A broader point worth remembering: "Mr. McCain's advisers said he would talk this week about jobs and other bread-and-butter issues of concern to voters while Mr. Obama met with heads of state overseas, but Mr. McCain's campaign has in fact been in constant reaction mode to Mr. Obama's lavishly covered foreign trip," Bumiller writes.
The fight McCain wants to have is the fight Obama doesn't want to have -- and the upshot of his success on the trip is that he doesn't really have to.
"Obama was asked repeatedly about his early opposition to the surge. Rather than assess whether he had taken the wrong position, he asserted that the overall direction of the debate over the future role of the U.S. military in both Iraq and Afghanistan has been moving in a direction he favors," Dan Balz and Sudarsan Raghavan writes in The Washington Post.
Keep in mind that the main ad McCain is running is chiding Obama over gas prices -- what ever happened to the comfort zone of national security?
"McCain is attacking too much and indiscriminately," writes Slate's John Dickerson. "The barrage undermines his brand, takes time away from telling voters what he might do for them, and looks awfully old-timey in a year when voters want a new brand. He should go on the offensive, yes, but in targeted forays."
He's shrugging off Prime Minister Nouri al-Maliki -- but the issue is that he even has to address him. "Well, I've heard Maliki say a number of things," McCain said, per John DiStaso of the New Hampshire Union-Leader, "but always when I've heard him, he said it's still dictated by conditions on the ground."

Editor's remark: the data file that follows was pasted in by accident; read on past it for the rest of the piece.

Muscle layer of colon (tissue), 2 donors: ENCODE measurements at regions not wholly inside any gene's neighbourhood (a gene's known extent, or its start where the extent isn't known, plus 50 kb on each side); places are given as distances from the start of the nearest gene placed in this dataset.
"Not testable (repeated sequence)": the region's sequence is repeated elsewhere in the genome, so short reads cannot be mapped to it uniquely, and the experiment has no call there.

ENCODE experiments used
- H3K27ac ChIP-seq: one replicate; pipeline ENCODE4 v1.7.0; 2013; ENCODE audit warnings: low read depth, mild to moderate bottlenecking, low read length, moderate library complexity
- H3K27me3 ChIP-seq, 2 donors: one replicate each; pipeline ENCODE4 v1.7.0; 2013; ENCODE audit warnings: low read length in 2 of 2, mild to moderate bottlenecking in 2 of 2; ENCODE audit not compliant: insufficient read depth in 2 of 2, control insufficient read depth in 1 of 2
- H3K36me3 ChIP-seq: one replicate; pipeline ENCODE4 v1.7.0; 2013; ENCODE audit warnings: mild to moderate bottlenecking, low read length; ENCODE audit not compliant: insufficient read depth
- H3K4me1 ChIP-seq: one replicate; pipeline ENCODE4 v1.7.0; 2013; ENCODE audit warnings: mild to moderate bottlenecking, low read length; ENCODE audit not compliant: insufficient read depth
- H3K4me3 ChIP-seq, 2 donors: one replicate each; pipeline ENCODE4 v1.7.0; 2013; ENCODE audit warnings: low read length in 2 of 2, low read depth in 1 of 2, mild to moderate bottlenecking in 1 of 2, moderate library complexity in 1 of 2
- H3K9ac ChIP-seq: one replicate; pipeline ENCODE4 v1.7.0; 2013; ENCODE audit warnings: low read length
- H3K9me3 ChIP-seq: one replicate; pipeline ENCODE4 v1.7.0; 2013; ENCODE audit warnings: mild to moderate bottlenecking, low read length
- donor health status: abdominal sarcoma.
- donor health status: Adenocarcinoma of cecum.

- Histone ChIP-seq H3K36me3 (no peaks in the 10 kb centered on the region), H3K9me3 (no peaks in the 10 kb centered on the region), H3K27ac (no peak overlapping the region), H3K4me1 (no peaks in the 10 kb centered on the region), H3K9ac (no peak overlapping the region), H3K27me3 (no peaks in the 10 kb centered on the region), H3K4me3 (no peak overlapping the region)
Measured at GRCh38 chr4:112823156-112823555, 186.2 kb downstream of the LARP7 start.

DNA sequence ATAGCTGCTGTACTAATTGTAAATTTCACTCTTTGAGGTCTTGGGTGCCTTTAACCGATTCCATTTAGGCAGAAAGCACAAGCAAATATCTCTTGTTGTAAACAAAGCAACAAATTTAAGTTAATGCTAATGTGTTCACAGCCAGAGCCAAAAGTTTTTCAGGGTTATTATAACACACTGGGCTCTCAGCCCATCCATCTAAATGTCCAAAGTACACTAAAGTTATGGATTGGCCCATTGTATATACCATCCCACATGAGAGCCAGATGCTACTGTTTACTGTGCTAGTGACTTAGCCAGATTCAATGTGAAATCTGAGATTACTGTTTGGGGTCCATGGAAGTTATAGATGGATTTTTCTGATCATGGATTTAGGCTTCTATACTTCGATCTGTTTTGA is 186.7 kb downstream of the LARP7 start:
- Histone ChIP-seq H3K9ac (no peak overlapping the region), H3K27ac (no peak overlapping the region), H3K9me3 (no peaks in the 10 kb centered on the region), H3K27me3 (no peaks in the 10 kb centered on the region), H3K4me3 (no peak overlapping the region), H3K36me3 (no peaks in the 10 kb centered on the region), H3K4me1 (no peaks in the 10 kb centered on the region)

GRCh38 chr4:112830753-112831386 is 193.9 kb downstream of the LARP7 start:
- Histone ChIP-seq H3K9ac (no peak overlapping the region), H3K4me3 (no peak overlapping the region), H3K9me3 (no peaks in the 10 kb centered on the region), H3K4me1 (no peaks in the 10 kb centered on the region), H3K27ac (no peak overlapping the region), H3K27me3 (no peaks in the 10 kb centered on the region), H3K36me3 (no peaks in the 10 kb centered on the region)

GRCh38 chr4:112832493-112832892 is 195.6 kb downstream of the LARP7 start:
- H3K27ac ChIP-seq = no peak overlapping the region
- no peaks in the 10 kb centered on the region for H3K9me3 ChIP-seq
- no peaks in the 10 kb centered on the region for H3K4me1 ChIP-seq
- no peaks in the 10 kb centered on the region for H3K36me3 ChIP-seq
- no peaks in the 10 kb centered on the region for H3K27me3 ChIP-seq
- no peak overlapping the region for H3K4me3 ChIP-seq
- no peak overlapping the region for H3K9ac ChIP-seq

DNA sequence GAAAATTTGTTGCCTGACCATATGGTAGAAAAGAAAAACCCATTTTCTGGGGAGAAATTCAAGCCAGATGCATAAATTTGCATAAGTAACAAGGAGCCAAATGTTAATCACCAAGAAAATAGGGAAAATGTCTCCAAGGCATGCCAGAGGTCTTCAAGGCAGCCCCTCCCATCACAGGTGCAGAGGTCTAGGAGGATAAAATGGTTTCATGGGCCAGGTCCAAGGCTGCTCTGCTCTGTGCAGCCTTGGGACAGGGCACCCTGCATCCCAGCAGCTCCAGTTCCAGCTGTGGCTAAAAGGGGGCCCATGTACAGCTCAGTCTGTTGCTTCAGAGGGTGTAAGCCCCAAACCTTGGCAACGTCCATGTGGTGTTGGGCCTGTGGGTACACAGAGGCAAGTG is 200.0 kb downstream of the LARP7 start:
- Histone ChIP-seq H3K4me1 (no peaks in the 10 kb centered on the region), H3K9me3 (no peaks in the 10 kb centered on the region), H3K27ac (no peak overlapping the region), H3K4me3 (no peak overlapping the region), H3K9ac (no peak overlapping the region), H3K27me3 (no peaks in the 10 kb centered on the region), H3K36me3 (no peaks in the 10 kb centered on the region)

And something McCain said to CBS' Katie Couric is getting the Arizona senator off-message. "Because of the surge we were able to go out and protect that sheik and others. And it began the Anbar awakening," McCain said.
Per the AP: "The problem with McCain's statement -- as Obama's campaign quickly noted -- was that the awakening got under way before President Bush announced in January 2007 his decision to flood Iraq with tens of thousands of additional U.S. troops to help combat violence."
Then there's McCain's other message: beat the press.
New press credentials distributed by the McCain campaign for the Wilkes-Barre visit Wednesday: "McCain Press Corps: JV Squad. 'Left behind to report in America.' " Complete with a picture of the Statue of Liberty, per ABC's Bret Hovell.
"Sen. John McCain's campaign is dialing up its criticism of the news media, with a Web video and an online contest mocking the mainstream press for what the campaign describes as Obama-tilted coverage," per ABC News. "The critique of the news media is particularly striking coming from McCain, R-Ariz., who has long enjoyed a cozy relationship with journalists. In 2000 and 2008, his Republican rivals accused members of the media of being too close to McCain, and McCain once jokingly referred to the political press corps as 'my base.' "
"In past campaigns, complaints about media bias have galvanized conservatives, which could help McCain as he tries to solidify the Republican base," Maeve Reston writes in the Los Angeles Times. "But the sentiments in the fundraising e-mail Tuesday were also a public expression of months of grumbling by McCain advisors, who sarcastically call Obama 'The One.' "